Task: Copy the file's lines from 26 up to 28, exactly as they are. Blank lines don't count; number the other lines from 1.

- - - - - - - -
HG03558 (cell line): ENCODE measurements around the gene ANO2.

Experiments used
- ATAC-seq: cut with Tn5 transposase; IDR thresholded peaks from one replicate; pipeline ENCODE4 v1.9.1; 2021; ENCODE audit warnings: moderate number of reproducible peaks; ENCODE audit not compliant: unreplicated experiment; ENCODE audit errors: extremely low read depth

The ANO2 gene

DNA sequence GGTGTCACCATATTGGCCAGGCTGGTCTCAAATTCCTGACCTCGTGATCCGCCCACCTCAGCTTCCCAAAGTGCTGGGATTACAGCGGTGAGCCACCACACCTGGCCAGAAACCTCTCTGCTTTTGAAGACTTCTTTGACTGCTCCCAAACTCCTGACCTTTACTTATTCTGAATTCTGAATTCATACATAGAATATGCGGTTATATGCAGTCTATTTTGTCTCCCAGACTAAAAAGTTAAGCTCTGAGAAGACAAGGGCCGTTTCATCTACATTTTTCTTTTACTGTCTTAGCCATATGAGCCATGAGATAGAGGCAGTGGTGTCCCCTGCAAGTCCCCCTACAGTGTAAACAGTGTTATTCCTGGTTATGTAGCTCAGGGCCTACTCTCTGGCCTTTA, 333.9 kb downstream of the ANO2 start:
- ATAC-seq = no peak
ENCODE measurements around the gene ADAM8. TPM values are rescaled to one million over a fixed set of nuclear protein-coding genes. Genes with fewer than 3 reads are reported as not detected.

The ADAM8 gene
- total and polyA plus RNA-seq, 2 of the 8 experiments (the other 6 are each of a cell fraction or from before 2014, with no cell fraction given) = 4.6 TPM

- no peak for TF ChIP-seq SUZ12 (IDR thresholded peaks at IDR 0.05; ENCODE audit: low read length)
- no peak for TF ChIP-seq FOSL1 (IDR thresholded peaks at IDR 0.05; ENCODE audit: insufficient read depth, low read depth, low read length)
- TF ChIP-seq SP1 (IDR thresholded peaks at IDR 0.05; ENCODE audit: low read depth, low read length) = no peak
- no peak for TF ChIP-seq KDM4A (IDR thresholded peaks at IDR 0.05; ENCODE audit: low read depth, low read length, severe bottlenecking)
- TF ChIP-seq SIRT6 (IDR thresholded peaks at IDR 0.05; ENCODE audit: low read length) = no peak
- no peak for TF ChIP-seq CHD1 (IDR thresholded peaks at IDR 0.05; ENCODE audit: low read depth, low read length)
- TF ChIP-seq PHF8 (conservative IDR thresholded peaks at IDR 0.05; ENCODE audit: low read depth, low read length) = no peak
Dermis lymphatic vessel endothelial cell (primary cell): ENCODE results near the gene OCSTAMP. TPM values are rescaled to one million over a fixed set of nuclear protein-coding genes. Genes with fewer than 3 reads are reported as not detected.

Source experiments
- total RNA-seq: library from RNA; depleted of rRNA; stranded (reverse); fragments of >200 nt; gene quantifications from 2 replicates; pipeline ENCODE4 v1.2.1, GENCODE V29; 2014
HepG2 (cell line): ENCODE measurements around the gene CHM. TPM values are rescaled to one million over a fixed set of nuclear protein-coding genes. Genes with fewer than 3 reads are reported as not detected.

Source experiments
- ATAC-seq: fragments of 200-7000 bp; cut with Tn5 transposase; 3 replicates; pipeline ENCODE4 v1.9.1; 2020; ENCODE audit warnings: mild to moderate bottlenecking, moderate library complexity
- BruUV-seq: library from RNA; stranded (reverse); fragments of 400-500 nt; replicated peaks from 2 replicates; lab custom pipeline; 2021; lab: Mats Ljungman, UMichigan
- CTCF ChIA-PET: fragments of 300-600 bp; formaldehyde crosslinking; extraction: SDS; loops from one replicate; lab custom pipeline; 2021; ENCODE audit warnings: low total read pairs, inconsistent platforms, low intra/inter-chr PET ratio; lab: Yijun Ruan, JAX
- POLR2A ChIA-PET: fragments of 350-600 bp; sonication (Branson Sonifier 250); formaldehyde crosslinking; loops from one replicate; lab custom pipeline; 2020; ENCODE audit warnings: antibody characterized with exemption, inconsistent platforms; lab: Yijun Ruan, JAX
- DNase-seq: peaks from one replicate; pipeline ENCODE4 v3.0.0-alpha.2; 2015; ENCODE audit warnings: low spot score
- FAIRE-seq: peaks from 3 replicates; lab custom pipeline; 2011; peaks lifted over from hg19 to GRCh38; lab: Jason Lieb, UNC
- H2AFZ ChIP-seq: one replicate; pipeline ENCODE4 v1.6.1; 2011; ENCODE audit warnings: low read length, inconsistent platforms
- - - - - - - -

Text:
- DNase-seq: peaks from one replicate; pipeline ENCODE4 v3.0.0-alpha.2; 2015; ENCODE audit warnings: low spot score
- FAIRE-seq: peaks from 3 replicates; lab custom pipeline; 2011; peaks lifted over from hg19 to GRCh38; lab: Jason Lieb, UNC
- H2AFZ ChIP-seq: one replicate; pipeline ENCODE4 v1.6.1; 2011; ENCODE audit warnings: low read length, inconsistent platforms